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CR Sunday Interview: Charles Hatfield
posted April 5, 2012



imageI've known Charles Hatfield since he was one of the go-to writers at The Comics Journal in the mid- to late-1990s. He has since become one of my windows into the world of academic writing about comics, although I'll take his views any place and in any context I can access them. Hatfield's second major book-length work on the medium -- after 2005's Alternative Comics: An Emerging Literature -- has just dropped. Hand Of Fire: The Comics Art Of Jack Kirby presents the California State University (Northridge) professor's body of thinking on the seminal comics figure. I had a blast reading it, and it's hard for me to comprehend how much fun it would be to take a course with this work as the core of its required reading. As has always been the case with my enjoyment of Hatfield's writing, it's the side arguments and component theories that are for me as much fun as any overarching conclusion. I believe that particular focus for my enthusiasm is reflected in the following interview, which at times becomes a series of "And what about this? And what about that?" questions. I am grateful Hatfield took the time to indulge me, and I'm pleased this work is out there. -- Tom Spurgeon


TOM SPURGEON: You mentioned in your introduction some of your history with reading Jack Kirby comics, and that this stretches back to childhood. How much of your childhood perspective on Kirby do you maintain in your current way of looking at the artist, do you think? Do you think it helps or hurts to have read Kirby then in terms of the kind of analysis you want to bring to him now?

CHARLES HATFIELD: I like to describe Hand of Fire as a tug o'war between the ten-year-old me and the older, professorial me. But I don't suppose it's a tug o'war so much as an overlaying of one on top of the other. The ten-year-old me is still at work in there somewhere, whispering or nudging or just making trouble. Or perhaps just supplying the initial oomph, the enthusiasm that gets me going and propels the whole thing.

I had worried that working on Hand of Fire for so long -- six years, at least -- would suck the air, the joy, out of reading Kirby for me, but thankfully that hasn't happened. My guess is that a childhood perspective is part of, though not necessarily the biggest part of, what motivates my work on Kirby and keeps me going. There's also the buzz of new discovery, or rediscovery, to fuel the work.

As I say at the front of the book, I couldn't have done what I do in Hand of Fire as a child, or even half a lifetime ago as a young adult. I don't think I could have done it as well even as recently as, say, 2000 to 2005, the period when I finished my PhD thesis and turned it, very gradually, into what became my first book, Alternative Comics. I couldn't have pulled off Hand of Fire then. The childhood perspective needed to steep a while, and various adult perspectives I had learned in the meantime had to be adjusted, challenged, or unlearned in order for me to move forward.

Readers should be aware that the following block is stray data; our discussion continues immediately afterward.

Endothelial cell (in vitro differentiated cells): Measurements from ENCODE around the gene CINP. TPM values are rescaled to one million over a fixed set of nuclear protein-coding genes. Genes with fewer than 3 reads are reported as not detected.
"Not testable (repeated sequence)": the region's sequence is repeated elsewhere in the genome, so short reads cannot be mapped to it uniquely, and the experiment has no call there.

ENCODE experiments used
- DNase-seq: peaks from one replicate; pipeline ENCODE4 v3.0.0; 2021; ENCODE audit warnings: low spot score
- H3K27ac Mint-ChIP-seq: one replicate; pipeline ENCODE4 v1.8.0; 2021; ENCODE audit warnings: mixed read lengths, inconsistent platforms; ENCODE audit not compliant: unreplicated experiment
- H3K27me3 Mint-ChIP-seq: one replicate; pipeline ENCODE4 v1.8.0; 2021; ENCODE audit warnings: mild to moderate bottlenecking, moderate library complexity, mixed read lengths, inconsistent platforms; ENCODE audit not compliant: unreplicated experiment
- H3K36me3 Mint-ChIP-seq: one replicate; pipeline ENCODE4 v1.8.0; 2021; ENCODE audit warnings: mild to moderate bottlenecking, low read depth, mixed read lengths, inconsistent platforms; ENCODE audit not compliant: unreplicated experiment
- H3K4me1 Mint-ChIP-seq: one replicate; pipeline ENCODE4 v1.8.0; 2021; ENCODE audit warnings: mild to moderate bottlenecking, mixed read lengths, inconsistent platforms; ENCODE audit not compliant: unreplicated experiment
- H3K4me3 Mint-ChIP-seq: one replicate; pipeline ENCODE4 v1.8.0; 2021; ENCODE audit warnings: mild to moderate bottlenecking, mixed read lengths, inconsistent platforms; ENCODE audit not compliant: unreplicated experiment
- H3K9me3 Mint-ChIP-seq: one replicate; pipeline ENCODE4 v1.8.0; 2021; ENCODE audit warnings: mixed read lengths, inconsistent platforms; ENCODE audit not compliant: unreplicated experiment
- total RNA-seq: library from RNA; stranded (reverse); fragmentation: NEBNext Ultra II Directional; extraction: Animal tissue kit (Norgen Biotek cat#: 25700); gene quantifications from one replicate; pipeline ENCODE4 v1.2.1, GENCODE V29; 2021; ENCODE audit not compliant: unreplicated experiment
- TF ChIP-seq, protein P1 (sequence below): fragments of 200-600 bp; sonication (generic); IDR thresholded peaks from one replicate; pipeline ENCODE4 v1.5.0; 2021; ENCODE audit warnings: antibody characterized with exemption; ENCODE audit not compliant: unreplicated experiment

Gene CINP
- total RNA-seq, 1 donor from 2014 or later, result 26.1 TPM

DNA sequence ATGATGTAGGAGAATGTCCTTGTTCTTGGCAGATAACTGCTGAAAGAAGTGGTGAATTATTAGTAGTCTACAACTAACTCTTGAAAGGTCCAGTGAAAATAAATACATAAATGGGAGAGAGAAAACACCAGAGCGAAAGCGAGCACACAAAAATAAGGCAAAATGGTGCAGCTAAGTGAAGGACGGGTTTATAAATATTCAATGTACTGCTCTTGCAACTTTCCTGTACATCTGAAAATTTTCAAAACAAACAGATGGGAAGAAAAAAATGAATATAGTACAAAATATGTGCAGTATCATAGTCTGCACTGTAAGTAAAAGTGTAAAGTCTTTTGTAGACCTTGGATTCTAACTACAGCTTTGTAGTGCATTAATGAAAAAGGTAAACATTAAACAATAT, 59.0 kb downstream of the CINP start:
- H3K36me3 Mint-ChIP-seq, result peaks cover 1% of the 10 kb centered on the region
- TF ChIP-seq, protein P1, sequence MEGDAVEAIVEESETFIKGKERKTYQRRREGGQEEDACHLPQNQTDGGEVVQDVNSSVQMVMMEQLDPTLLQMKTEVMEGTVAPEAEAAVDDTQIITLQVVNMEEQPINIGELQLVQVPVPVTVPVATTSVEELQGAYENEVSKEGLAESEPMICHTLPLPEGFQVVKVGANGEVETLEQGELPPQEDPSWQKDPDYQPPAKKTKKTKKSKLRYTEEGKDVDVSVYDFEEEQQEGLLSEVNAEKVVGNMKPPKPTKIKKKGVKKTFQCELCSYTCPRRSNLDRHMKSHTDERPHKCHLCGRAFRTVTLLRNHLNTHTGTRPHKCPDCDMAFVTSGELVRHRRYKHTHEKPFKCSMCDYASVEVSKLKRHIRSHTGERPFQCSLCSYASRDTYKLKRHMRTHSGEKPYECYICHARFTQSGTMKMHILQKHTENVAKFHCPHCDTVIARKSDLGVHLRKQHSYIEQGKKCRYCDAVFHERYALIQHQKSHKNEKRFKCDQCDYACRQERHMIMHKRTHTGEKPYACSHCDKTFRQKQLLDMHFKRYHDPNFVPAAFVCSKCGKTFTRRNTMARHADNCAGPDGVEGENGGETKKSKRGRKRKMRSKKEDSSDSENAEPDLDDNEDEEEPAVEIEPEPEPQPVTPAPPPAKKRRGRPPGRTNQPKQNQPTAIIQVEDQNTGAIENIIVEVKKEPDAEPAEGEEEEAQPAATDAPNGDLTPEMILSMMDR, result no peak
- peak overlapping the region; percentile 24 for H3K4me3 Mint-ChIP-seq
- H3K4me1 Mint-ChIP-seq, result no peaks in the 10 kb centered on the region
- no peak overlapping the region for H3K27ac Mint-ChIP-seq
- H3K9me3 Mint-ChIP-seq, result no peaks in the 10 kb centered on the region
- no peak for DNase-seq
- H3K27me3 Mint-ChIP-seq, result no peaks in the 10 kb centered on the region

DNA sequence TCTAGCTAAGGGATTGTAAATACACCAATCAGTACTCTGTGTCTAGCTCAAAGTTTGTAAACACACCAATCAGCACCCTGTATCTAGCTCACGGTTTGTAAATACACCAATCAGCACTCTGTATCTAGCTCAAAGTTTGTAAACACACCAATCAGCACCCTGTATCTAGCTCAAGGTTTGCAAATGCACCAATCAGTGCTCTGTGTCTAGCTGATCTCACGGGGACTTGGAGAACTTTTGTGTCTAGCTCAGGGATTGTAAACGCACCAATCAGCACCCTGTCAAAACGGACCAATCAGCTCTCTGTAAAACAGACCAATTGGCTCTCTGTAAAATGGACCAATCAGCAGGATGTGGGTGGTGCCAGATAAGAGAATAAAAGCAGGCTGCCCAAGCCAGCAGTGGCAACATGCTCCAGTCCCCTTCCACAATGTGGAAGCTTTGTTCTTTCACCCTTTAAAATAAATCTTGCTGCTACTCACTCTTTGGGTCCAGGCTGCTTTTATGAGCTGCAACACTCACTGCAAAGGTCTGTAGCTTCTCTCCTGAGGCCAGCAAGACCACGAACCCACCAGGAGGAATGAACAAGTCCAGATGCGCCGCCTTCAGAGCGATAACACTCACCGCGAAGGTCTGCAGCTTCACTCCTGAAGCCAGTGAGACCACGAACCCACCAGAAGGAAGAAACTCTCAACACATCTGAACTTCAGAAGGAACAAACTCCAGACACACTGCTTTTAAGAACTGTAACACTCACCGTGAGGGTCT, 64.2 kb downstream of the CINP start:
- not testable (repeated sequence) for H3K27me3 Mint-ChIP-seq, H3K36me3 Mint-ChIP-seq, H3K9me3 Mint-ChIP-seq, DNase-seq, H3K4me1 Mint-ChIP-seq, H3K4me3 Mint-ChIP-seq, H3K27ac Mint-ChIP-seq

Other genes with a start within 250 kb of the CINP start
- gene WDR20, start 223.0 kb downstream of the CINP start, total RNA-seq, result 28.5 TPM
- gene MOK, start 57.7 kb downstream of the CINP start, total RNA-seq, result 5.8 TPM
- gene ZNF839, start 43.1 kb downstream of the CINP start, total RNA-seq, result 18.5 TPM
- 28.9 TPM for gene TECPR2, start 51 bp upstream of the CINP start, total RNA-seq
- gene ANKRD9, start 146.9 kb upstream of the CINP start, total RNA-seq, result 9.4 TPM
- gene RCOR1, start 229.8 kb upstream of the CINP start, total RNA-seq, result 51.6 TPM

Until I started writing for The Jack Kirby Collector back in the '90s, I had put a lot of time and distance between me and my ten-year-old, Kirby-mad self. I got trained as a traditional sort of literature scholar. Pretty well trained, I'd say. In fact the path I took to studying comics academically was roundabout, and crazy: I didn't do any dedicated coursework on comics anywhere, nor in cultural studies per se, and the comics were something apart from my schoolwork: my escape valve, I guess.

When I did my MA and PhD, my coursework and official interests were mostly in traditional literature, that and composition studies, the latter because I was learning to teach writing. Of course I got some literary, rhetorical, and cultural theory in the process. But the courses I was taking were solidly in fields that were already known to be important, in the English department sense of things. Already consecrated. So my way into comics studies at the PhD stage was about belatedly taking my extracurricular, unofficial passion and insisting that I get official credit for it.

Some of what I learned during all those years may have gotten in the way of Kirby, but some of it helped me see Kirby in new ways (ahem, cue the long excursus on semiotics in Chapter One!). As I said, learning and unlearning. The main thing was to unlearn some of the suspicion of childhood pleasure I had learned in the meantime. Thierry Groensteen, in one of his essays, says we comics scholars might as well admit that many of us are just reaching out to our childhood selves. I see that: I'm reaching back across that gulf, though now equipped with a different sort of knowledge. As someone who teaches and takes an interest in children's reading and culture, I don't feel any hesitation about claiming that!


SPURGEON: We're approximately the same age. Something I always find interesting about those that came to Kirby in the '70s is the strange reputation he enjoyed at the time. All the kids I knew that read comics -- not that there were a lot, mind you -- loved the Kirby reprints and maybe enjoyed some of the New Gods stuff when we were younger. Yet as we became little 10-14 year old sophisticates, we really didn't like Kir